Meet the Brighton professor leading Shanghai’s fight against food waste
University of Brighton’s Professor Marie Harder has received the city of Shanghai’s Magnolia Gold Award for her contributions to life in the Chinese metropolis.
Normally a resident of Lewes in East Sussex, Professor Harder – also known as Professor Marie Waxman – has spent a significant part of the last ten years working in Shanghai, facilitating international exchanges and collaborations between University of Brighton and the city’s Fudan University, one of the top five universities in China.
However, her Magnolia Gold Award – given each year to foreign residents who have made a significant contribution to a city of around 25 million people – recognised Professor Harder’s development of a system to encourage Shanghai’s residents to better recycle their food waste. Shanghai residents love to prepare fresh food at home, but this creates large amounts of trimmings as waste. This is not only a misuse of valuable resources but is also linked to significant greenhouse gas emissions due to methane produced by food decaying in landfill.
Using Shanghai’s high-rise residential compounds as ‘living laboratories’, Professor Harder has worked with local not-for-profits and neighbourhood organisations to systematically demonstrate and then scale up the most successful approaches for encouraging food waste recycling among the city’s residents. As a result, the city is now diverting almost 10,000 tonnes on average every day to be used mostly in the production of ‘green energy’ biogas.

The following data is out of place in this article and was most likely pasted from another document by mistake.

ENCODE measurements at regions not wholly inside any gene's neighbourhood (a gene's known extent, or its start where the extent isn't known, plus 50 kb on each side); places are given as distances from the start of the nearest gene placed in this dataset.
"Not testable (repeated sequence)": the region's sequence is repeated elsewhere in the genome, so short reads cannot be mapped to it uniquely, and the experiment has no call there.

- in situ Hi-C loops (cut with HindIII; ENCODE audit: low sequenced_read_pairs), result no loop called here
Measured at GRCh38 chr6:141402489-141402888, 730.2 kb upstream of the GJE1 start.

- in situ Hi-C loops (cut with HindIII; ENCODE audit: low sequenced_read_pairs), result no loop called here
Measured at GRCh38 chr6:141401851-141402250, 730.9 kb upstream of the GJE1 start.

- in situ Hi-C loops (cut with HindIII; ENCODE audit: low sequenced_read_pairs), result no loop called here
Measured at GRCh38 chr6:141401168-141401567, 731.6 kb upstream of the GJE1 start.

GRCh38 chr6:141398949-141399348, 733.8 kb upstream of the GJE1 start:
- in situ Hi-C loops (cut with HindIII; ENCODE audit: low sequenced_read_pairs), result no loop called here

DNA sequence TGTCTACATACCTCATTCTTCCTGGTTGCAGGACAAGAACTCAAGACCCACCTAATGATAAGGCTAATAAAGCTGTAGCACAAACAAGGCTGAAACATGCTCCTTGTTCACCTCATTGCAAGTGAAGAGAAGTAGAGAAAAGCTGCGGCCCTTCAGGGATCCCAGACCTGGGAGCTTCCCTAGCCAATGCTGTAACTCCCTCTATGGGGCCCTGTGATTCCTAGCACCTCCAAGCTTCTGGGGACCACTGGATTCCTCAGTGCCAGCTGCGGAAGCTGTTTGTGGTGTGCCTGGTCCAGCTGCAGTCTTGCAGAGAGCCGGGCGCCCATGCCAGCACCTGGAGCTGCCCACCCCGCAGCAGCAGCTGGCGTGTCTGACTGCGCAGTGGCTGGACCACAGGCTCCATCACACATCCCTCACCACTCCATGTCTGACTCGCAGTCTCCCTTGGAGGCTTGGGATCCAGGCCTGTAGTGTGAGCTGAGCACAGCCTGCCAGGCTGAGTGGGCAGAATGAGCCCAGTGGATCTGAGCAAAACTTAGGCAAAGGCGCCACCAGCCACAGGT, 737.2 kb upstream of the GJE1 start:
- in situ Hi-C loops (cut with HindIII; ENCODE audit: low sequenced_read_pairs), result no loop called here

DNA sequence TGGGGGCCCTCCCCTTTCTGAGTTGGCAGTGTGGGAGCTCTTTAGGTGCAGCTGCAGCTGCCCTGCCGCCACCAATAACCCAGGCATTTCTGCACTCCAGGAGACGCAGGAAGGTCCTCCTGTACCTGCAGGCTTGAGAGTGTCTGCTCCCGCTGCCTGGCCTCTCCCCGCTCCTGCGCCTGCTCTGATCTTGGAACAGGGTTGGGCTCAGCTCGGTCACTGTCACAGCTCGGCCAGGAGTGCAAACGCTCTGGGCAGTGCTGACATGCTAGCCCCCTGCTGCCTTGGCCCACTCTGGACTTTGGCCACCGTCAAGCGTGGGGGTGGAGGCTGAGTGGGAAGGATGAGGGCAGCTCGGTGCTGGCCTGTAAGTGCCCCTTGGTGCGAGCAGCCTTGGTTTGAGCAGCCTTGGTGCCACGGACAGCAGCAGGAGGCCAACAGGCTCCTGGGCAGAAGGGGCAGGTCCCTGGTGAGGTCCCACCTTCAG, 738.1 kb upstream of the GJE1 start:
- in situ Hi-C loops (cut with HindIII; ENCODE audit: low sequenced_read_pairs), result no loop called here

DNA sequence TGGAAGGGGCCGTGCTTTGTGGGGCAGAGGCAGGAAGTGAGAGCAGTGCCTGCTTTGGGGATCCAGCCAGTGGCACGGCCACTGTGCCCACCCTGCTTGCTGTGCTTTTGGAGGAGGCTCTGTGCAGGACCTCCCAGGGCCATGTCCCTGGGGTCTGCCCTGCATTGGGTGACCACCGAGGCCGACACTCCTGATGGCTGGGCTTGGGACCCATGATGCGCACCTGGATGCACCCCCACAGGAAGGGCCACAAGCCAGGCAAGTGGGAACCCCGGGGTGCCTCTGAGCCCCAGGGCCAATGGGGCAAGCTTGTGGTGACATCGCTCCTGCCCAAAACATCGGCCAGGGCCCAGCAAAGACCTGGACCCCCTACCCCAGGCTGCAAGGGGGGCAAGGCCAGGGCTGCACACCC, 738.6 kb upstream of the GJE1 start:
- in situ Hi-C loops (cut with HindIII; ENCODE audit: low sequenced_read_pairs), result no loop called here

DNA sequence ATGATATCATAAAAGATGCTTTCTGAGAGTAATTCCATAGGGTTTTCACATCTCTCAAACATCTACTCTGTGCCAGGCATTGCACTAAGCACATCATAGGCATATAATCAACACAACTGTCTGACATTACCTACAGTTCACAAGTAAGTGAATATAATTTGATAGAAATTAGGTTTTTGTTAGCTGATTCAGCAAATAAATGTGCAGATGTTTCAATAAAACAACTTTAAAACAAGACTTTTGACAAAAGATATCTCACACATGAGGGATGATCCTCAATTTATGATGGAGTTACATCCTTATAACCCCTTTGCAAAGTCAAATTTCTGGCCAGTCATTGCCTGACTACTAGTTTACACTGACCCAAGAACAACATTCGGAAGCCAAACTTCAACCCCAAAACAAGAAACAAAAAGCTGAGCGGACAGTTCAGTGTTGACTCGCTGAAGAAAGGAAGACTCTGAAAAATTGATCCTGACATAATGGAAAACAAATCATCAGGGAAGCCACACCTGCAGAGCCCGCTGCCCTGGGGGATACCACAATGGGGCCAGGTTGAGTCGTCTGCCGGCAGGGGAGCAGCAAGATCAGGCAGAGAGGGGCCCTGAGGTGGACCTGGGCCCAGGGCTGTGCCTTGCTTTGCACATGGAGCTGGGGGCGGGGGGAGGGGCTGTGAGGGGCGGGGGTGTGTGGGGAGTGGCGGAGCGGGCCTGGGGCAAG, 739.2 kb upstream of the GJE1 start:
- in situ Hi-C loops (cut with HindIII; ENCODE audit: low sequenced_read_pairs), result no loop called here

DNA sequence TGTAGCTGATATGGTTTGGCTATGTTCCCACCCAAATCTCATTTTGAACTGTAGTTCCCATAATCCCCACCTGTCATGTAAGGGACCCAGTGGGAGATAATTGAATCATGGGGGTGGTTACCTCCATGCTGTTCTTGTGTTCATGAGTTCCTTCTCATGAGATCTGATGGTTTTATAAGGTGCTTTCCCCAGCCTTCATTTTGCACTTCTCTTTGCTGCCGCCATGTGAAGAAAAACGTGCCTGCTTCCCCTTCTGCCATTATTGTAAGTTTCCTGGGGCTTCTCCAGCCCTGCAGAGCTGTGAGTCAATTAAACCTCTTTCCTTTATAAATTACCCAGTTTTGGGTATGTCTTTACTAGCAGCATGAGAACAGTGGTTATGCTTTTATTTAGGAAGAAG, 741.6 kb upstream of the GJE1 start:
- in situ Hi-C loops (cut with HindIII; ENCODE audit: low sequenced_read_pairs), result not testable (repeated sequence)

Professor Marie Harder, Professor of Sustainable Waste Management in the University of Brighton’s School of Architecture, Technology and Engineering, said: “For Shanghai, we found the weakest link was that residents didn’t really think it was their job to sort the food waste. As soon as that need was made very clear to them, everything else ran smoothly. Today, no city in the world diverts more food waste away from landfill as Shanghai and I’m incredibly proud to have been recognised by the city for the part I’ve played in helping make that happen.”
Though now working much of the year in Shanghai, Professor Harder hopes to be back in Lewes in October. In the meantime, she reveals the impact home has had on her in China: “I really miss being in Sussex, but what I carry with me all the time is the community spirit that people have there. I take this kind of community perspective with me into my work in China.”
The Magnolia Gold Award was created by the Shanghai Municipal Government to recognise and honour the contribution of expatriates to the city’s economic, social or cultural development. The white magnolia is the city’s flower, ‘symbolizing a pioneering and enterprising spirit’.
Alongside Professor Harder, nine other individuals representing the USA, Germany, Italy and Japan received this year’s Magnolia Gold Award.